Those of you with a passable grasp of southern hemisphere geography will have by now figured out that the Greiginsydney juggernaut is based in a small town on the eastern seaboard of Australia, famed for its harbour, impressive tin bridge, & a 50-year old Opera House modelled on the peel of an orange.
To locals however it’s a land of ludicrous property prices, perpetual traffic chaos – and cockroaches.
For quite some time the phone in the kitchen has been a Tanjay (aka CX700). It lives on top of the fridge and has a long curly cord so I can chat while I wander around the kitchen preparing (usually) the evening meal.
It’s had this annoying ‘bug’ for quite some time whereby at random intervals it will play a fast busy tone quite loudly out the handset – while it’s sitting idle in the cradle. And it will usually do this a couple of times over a few minutes before settling down to behave again:
Twelve months ago we had a terrible storm and some water entered the building. Among the casualties was the Tanjay on the fridge. I happened to have another here so I just swapped it out and life went on as usual – and strangely that included the busy tone problem!
OK I say, “if multiple Tanjays are doing this, clearly it’s a bigger problem…”. I enquired on the MVP distribution list but no-one mentioned any known issues. Puzzling.
Then only recently I happened to be in the kitchen as it put on its show – except this time I heard dial tone out of the handset that then led into the fast-busy tone. OK, so it’s going off-hook, then timing out. Why on earth would it be doing that?
(I’ve shortened the period of dial tone in this recording down to < 5s).
I still had the dead Tanjay, so I cracked it open and the true source of the problem was quickly revealed. Yup, cockroaches.
As you can see from the photos below, the hookswitch / gravity switch operates a lever that interrupts a light beam when the handset is lifted from the cradle. So should one of my little friends be wandering around within and settle in that spot, the phone’s electrics will believe the handset’s been lifted and play dial tone…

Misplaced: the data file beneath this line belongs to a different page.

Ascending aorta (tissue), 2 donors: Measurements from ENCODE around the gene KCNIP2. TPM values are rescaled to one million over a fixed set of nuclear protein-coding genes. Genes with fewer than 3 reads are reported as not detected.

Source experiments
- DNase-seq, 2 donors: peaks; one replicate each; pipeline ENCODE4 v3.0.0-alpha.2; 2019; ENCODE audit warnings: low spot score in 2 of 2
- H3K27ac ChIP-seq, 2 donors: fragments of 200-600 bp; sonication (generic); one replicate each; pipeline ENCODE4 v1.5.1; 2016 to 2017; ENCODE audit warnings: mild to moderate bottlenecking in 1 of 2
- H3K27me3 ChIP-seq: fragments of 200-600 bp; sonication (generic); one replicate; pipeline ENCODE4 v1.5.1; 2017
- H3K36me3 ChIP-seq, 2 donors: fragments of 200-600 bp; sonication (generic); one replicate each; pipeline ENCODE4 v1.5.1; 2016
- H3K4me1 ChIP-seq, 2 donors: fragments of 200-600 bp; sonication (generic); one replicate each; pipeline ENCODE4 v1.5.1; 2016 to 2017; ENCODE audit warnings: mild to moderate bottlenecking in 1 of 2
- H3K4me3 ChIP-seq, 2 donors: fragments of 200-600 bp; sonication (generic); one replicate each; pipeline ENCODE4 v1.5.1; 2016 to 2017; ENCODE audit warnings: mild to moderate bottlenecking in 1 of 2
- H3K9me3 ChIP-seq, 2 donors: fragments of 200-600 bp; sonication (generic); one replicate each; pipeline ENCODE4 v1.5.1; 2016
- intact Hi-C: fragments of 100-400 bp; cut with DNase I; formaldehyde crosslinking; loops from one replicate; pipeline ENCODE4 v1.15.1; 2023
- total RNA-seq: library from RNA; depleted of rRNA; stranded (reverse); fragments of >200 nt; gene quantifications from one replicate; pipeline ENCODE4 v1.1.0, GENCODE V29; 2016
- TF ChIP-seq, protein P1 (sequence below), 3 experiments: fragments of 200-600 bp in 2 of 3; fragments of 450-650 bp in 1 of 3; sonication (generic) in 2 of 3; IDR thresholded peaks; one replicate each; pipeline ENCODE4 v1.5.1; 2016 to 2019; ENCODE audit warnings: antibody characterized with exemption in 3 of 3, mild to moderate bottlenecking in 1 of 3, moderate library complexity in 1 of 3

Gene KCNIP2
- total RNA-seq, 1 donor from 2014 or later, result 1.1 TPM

So yes, being able to reproduce the problem is normally an indicator that the issue isn’t specific to the device itself, however sometimes it’s pointing you to something amiss in the environment instead.
And just in case you’ve ever wondered what the insides of these look like, here’s “the bigger picture”:
Check out the big chunk of aluminium at the far LH edge – that’s presumably heatsinking, covering the entire back of the colour touch-screen. And of course to cockroaches, anything that generates heat makes a wonderful radiator to warm by, or incubate your babies.
Bugs in the Machine
“Cocky” (or the plural “cockies”) is a slang term we Australians confusingly use to describe our native bird the cockatoo, someone from the bush (a farmer), and the dreaded cockroach. (Yes, context is everything).
This guy’s one of the many who spilled out of the phone…
These creatures are drawn to sources of heat and generally love our Sydney weather. For the record, we don’t like them, we still fight to eradicate them, however they breed much faster than we can ever hope to deal with them.
The term “bug” has been around for quite some time to describe the unexpected behavour of a device, with a moth credited as being the very first computer bug.
If you’re not a fan of cockroaches, you probably shouldn’t click this YouTube link.
Time to move to VVX series devices…
In fairness at least you can enter a password on a Tanjay (glares at Aries test lab phone)
This is gold! Great lesson on roaches, and Aussie terminology. The old bug in the systems..
Love your work Greig.